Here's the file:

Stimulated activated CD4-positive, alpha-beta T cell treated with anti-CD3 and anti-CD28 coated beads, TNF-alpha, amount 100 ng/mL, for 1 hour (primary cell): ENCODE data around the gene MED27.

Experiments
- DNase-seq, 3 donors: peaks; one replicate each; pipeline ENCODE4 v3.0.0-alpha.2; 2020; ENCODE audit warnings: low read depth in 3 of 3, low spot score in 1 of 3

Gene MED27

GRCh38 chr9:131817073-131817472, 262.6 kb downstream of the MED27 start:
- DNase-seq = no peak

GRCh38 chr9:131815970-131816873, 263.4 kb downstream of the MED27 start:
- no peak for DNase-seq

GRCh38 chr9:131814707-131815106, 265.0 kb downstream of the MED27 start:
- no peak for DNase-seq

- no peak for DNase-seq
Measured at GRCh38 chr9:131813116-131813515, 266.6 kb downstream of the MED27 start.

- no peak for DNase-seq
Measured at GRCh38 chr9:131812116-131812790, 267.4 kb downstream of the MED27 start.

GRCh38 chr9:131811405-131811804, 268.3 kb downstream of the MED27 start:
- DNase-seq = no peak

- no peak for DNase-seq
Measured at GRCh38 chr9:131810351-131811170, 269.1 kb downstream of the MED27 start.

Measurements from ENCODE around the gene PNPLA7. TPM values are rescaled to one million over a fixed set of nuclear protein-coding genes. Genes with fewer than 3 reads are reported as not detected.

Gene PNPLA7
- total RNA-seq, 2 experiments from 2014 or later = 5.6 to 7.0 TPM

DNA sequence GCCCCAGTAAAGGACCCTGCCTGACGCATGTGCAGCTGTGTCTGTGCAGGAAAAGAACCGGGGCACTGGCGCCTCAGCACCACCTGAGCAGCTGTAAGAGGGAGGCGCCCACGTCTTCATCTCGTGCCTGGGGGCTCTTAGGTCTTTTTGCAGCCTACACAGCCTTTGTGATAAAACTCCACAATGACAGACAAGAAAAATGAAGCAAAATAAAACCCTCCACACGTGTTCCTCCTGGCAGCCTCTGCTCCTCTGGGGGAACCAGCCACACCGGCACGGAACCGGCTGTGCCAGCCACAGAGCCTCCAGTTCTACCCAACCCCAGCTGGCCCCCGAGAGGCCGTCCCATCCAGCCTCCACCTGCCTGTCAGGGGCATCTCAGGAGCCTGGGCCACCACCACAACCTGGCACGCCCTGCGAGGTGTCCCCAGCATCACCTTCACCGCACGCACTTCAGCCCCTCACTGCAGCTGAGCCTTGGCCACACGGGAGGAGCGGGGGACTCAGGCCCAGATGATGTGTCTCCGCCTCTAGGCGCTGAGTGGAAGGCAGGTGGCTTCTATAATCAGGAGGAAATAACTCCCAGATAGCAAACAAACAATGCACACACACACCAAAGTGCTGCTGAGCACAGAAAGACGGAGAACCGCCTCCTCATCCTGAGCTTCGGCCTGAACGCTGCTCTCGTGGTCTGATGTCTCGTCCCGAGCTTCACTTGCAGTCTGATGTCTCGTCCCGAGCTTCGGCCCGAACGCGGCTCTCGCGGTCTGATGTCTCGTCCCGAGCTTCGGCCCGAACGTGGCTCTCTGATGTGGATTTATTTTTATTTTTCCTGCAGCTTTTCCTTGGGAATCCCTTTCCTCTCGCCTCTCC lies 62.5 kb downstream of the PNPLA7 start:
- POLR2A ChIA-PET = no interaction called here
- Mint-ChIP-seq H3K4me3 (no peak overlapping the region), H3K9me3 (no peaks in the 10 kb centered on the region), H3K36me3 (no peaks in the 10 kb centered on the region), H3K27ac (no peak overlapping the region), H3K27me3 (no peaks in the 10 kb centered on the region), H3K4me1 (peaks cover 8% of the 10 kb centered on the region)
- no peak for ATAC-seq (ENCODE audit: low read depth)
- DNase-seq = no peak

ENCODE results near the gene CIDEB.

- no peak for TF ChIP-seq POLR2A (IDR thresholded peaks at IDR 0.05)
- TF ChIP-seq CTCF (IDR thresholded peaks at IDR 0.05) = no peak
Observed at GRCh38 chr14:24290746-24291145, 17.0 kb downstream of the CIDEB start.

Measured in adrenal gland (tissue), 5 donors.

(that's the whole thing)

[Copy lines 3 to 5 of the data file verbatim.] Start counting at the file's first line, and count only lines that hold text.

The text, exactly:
- DNase-seq, 3 donors: peaks; one replicate each; pipeline ENCODE4 v3.0.0-alpha.2; 2020; ENCODE audit warnings: low read depth in 3 of 3, low spot score in 1 of 3

Gene MED27

GRCh38 chr9:131817073-131817472, 262.6 kb downstream of the MED27 start: